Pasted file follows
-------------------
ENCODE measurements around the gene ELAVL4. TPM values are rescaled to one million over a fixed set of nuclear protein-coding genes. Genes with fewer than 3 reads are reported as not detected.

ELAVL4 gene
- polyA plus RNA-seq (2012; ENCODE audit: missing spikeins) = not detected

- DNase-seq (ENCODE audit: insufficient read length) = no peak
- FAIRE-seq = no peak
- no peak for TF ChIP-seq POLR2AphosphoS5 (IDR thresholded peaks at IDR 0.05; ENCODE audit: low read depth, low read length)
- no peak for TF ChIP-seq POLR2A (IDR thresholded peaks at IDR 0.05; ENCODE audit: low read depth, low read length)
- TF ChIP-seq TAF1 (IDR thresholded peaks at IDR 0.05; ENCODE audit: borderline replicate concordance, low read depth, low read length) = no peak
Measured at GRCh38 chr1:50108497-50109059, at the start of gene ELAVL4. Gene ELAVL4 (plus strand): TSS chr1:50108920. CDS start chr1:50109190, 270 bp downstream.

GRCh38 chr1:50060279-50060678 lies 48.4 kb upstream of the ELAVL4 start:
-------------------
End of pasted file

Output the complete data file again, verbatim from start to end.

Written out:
ENCODE measurements around the gene ELAVL4. TPM values are rescaled to one million over a fixed set of nuclear protein-coding genes. Genes with fewer than 3 reads are reported as not detected.

ELAVL4 gene
- polyA plus RNA-seq (2012; ENCODE audit: missing spikeins) = not detected

- DNase-seq (ENCODE audit: insufficient read length) = no peak
- FAIRE-seq = no peak
- no peak for TF ChIP-seq POLR2AphosphoS5 (IDR thresholded peaks at IDR 0.05; ENCODE audit: low read depth, low read length)
- no peak for TF ChIP-seq POLR2A (IDR thresholded peaks at IDR 0.05; ENCODE audit: low read depth, low read length)
- TF ChIP-seq TAF1 (IDR thresholded peaks at IDR 0.05; ENCODE audit: borderline replicate concordance, low read depth, low read length) = no peak
Measured at GRCh38 chr1:50108497-50109059, at the start of gene ELAVL4. Gene ELAVL4 (plus strand): TSS chr1:50108920. CDS start chr1:50109190, 270 bp downstream.

GRCh38 chr1:50060279-50060678 lies 48.4 kb upstream of the ELAVL4 start: